Remember these when drafting a call center deal

Outsourcing contracts function in two ways. First, they protect the parties involved from unfavorable situations, ensuring that both organizations are prepared to deal with them. Second, they ensure that all tasks previously agreed upon are being performed dutifully by both the brand (as the client) and the call center.

It goes without saying that drafting a contract with an outsourcing company is a process that must not be rushed. Here are some tips you should follow to avoid mishaps as you sign the official deal with your chosen bilingual call center partner.

 

1.     Agree on the language to be used.

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Big problems can arise if you and your outsourcing partner aren’t speaking the same language. If the contract is in English and you want it to be translated to your native tongue, make sure that the translation accurately reflects the clauses written in the original version. A professional language expert and a law practitioner should both be consulted to verify both documents’ accuracy. This would prevent future problems caused by miscommunication and poor translations.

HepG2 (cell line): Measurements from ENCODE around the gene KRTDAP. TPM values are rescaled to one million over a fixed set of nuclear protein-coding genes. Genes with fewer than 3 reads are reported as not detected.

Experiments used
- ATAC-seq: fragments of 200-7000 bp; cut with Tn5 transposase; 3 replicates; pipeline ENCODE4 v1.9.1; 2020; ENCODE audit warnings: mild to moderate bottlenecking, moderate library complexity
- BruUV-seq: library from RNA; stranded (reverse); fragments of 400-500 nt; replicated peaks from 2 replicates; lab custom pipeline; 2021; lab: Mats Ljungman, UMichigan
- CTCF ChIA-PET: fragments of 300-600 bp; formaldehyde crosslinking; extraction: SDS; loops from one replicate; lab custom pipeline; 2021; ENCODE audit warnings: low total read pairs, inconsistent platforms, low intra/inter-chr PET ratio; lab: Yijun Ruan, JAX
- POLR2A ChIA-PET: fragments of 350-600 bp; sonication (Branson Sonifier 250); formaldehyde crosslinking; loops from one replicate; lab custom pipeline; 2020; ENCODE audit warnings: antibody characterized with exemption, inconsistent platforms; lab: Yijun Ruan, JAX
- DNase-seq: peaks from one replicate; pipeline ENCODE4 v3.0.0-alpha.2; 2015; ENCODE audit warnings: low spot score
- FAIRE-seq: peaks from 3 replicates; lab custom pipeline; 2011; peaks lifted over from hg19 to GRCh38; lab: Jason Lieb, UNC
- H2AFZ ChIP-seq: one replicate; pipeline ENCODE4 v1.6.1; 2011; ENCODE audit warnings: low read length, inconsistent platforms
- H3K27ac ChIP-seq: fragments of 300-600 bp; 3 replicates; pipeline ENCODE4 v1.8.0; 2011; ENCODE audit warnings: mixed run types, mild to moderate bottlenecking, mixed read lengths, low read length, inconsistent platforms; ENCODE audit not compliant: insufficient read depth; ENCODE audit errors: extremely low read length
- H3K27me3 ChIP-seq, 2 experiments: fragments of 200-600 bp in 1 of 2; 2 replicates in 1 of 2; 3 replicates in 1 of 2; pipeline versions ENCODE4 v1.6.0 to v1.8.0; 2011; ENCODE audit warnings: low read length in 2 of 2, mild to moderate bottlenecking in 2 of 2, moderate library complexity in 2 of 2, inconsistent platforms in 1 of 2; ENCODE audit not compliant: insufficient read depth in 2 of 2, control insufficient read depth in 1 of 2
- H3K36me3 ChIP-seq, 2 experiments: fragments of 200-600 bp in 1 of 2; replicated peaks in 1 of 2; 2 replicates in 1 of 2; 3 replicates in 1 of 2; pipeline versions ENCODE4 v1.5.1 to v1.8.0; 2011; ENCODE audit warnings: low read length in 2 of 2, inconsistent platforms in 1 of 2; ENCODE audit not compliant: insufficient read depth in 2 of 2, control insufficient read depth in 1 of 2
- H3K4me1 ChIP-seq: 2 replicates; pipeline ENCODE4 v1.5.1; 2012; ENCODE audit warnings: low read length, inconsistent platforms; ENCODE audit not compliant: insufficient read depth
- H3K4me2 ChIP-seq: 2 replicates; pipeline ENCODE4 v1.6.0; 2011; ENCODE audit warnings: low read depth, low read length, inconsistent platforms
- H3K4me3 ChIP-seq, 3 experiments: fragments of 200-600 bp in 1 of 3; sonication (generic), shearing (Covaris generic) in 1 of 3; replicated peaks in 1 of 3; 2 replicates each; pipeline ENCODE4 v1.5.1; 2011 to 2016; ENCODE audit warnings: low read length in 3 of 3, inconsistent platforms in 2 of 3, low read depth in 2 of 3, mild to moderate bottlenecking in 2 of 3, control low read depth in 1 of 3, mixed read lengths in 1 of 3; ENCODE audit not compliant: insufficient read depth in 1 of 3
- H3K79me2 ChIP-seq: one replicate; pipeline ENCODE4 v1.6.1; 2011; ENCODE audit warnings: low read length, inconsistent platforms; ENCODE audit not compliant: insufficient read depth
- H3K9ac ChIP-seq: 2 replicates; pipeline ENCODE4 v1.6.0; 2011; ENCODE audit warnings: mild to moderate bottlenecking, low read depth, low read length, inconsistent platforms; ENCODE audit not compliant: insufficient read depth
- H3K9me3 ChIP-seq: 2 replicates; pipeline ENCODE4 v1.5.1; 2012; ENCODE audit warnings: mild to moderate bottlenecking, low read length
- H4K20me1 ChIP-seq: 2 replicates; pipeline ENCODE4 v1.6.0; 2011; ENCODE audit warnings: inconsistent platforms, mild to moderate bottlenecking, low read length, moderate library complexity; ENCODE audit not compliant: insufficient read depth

2.     Carefully study the tax laws on both locations.

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If you decide to outsource, you’ll most likely be operating remotely from your customer service provider. Such setup entails different tax and business laws, and you need to be familiar with them before signing an outsourcing deal. If you don’t, you might end up committing accidental violations that could’ve been easily avoided. Plus, you need to watch out for hidden charges, so you can make more accurate financial forecasts. To be sure, consult the advice of a reliable lawyer from the same location as your bilingual call center.

 

3.     Seek legal advice from experts.

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This one’s probably self-explanatory, but it’s perhaps the most important reminder in this entire list. You need law practitioners you can trust to provide the best inputs. They’ll be able to spot loopholes, clauses that may compromise your company, or unfair penalties. This way, you can rest assured that everything is covered by the contract.

 

4.     A good contract is fair, specific, and flexible.

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In the process of drafting the deal, both parties—the client and the call center—may be tempted to tailor-fit it in a way that benefits their own organization more. However, that’s not the ideal goal of outsourcing contracts. A good contract offers rewards for everyone involved; at the same time, it sets fair penalties for anyone who would violate the written agreement. Most importantly, it allows room for revisions, as a too rigorous contract may prevent involved parties from making wise decisions.

 

5.     Plan for the contract’s end.

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Don’t forget to plan for the contract’s end. In fact, the moment you start drafting a deal, you must already have an exit strategy in mind. It’s best to be prepared for situations that could compromise your company’s integrity or the branding you want to maintain.

 

 

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